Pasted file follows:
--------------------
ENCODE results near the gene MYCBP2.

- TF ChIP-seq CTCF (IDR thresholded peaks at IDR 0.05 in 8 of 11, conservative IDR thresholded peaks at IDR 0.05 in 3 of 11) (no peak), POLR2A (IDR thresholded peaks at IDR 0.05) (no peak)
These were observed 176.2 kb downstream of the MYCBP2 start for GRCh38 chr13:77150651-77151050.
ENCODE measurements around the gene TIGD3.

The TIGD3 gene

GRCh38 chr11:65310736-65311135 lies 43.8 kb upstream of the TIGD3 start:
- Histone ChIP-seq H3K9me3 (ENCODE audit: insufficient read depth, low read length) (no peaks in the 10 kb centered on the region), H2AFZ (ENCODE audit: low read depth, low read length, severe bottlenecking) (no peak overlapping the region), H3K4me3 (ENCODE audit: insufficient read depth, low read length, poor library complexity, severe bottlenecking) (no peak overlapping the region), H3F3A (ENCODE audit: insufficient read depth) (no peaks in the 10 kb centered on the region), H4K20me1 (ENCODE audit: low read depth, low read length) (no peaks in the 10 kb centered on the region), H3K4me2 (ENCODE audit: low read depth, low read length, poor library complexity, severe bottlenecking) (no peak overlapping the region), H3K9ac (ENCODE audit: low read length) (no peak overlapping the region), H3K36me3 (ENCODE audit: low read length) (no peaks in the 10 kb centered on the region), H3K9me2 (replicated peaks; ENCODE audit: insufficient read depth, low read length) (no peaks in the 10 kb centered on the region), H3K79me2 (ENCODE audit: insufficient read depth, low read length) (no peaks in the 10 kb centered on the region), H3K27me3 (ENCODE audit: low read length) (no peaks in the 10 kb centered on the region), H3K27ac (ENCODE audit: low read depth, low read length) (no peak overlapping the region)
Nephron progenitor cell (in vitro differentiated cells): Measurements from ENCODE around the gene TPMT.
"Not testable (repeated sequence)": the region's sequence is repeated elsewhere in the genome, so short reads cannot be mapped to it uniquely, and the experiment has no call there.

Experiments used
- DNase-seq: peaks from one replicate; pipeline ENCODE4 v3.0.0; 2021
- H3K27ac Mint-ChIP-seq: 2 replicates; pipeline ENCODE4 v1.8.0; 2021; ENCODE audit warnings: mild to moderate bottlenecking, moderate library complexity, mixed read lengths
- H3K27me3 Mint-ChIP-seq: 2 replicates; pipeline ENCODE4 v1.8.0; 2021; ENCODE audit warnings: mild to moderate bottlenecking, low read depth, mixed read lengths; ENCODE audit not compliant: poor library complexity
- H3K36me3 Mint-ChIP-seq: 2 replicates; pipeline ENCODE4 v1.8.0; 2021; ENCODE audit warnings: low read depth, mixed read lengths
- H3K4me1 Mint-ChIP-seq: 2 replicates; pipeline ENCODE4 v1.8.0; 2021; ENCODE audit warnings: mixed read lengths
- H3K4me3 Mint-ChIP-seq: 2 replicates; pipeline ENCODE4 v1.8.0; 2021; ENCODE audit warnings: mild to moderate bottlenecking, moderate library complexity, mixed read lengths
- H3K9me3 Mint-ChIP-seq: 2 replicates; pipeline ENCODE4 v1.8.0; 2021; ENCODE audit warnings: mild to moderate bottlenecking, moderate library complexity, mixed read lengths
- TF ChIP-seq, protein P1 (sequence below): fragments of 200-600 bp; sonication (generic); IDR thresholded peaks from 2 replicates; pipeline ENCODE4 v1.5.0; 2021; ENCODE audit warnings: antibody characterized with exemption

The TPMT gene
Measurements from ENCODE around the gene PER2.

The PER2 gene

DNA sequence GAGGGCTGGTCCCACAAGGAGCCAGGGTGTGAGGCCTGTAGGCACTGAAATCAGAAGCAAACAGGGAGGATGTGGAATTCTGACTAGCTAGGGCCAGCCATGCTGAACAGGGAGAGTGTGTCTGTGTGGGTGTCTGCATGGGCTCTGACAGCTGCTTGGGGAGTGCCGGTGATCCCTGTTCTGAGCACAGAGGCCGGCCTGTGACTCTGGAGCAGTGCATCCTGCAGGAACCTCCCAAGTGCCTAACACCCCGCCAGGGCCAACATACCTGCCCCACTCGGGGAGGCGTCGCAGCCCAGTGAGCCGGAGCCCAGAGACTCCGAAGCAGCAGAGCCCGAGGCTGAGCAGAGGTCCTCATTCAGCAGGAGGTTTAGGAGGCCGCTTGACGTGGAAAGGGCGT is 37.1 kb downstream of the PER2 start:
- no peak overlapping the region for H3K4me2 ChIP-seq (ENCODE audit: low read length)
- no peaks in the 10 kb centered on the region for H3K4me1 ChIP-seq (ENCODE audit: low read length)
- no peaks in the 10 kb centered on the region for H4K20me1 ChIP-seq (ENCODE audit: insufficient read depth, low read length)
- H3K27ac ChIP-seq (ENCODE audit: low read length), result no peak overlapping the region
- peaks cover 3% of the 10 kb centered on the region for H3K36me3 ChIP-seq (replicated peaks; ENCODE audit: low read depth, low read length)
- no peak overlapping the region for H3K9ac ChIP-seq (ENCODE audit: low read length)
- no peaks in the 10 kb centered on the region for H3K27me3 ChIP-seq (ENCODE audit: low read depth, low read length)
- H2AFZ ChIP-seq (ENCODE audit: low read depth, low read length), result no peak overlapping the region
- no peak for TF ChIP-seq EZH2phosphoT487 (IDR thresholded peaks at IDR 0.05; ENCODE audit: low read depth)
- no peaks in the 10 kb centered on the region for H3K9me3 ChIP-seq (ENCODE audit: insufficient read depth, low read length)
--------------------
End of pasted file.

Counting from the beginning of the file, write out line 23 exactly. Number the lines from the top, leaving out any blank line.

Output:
- no peak overlapping the region for H3K4me2 ChIP-seq (ENCODE audit: low read length)